DAVISON, Michigan (WJRT) - (05/10/2019) - This week the Michigan High School Athletic Association voted to reduce full-contact football practices.
ABC 12 News spoke with a Mid Michigan head coach who voted for the new rules, to get his take on the changes.
"It's a great change for these kids," said Courtney Hawkins,"it's a great change for the game."
Hawkins is the head football coach and the athletic director at Beecher High School. He also sits on the representative council of the MHSAA, which means he got to vote for the rule changes.
The former NFL player shared with us some of his thoughts on the changes:
"I played at the highest level," he said," I understand that you have to preserve the body, you can't just go out and beat guys everyday and expect them to be able to play on Friday night."
"This model is built off of what professional teams do," he added,"in this day and age with everybody scared about concussions and the big push for safety."
Hawkins says in his time at Beecher, they've used a "limited collision" approach since came on board 13 years ago.
The new rules that will apply to all high schools statewide call for no more than six hours of full-pads collision contact per week in the preseason. In the past, Michigan allowed one full-contact practice a day.
"Collision" is defined as contact at game speed, with the execution of full tackles, taking player to the ground.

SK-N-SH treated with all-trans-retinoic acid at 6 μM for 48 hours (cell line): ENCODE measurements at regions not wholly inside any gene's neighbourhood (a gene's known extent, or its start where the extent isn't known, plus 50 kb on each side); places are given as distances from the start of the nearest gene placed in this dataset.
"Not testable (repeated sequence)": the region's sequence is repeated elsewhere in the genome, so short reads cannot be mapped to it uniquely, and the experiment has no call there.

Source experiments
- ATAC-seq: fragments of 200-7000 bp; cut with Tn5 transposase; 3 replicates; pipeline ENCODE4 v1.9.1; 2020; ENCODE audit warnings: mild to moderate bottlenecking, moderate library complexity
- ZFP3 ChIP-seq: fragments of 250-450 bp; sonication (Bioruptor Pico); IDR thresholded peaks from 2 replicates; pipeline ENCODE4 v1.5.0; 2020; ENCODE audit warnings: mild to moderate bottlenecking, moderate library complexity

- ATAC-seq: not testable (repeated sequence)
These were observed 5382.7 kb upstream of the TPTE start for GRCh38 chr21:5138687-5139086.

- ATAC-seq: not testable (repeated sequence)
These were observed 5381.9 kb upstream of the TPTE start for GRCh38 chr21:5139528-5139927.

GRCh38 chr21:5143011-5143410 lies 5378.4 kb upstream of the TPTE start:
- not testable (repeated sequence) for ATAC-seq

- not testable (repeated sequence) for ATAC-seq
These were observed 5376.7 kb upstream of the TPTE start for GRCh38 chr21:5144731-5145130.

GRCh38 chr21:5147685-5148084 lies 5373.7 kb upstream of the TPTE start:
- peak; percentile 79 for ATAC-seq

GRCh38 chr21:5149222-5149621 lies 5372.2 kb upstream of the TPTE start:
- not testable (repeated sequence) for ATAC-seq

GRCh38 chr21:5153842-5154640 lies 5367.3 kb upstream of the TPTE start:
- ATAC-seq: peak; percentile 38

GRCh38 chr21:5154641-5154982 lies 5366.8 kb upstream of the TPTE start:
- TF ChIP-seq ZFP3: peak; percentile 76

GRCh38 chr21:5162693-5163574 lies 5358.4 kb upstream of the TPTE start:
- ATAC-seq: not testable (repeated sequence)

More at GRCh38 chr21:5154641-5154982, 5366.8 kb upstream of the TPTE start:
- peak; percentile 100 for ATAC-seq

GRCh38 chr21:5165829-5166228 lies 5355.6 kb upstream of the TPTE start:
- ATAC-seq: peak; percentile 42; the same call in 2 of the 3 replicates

The rules also reduce full-contact practice allowed during the season from 90 to 30 minutes a week.
What's being added is a contact period called "Thud."
Mark Uyl, the executive director of the MHSAA explains what that means:
"It's still full speed contact lineman-to-lineman," he said,"but no player's getting taken to the ground."
"We're hoping coaches can use this unlimited thud period to be able to teach contact and hitting in a safe, controlled environment," Uyl added.
Michigan is the second state after New Jersey to implement rules favored by Practice Like Pros, a non profit dedicated to reducing football injuries in student athletes.
In New Jersey, officials have reduced full-pads collision contact football practice to 15 minutes a week during the football season.
The group cites studies that show 58% of concussions in high school football players happen on the practice field, compared with 4% in the NFL.
"Some of those accidents happen, but if they can help them reduce that," said Tyler McCastle,"cause they're practicing all the time, so I think it's going to help them."
McCastle, whose ninth grader will be playing football this fall, thinks the MHSAA vote is a move in the right direction.
However Clarkston mom Wendy Carroll, whose 15-year old son plays the drums, says she would never allow him to play football, even if he wanted to:
"I mean you look at all the NFL players that have issues today that are in their, you know, 50's and 60's, no way, no way," Carroll said, "I would discourage football."
"Football has some violence too it," Hawkins said, "and there's always a chance."
"I don't want to, you know, fool anybody or mislead anyone," he said.
"But the game has moved," Hawkins added, "years ahead and hopefully you'll see less injuries."
Hawkins said that he thinks the game is as safe as it's ever been.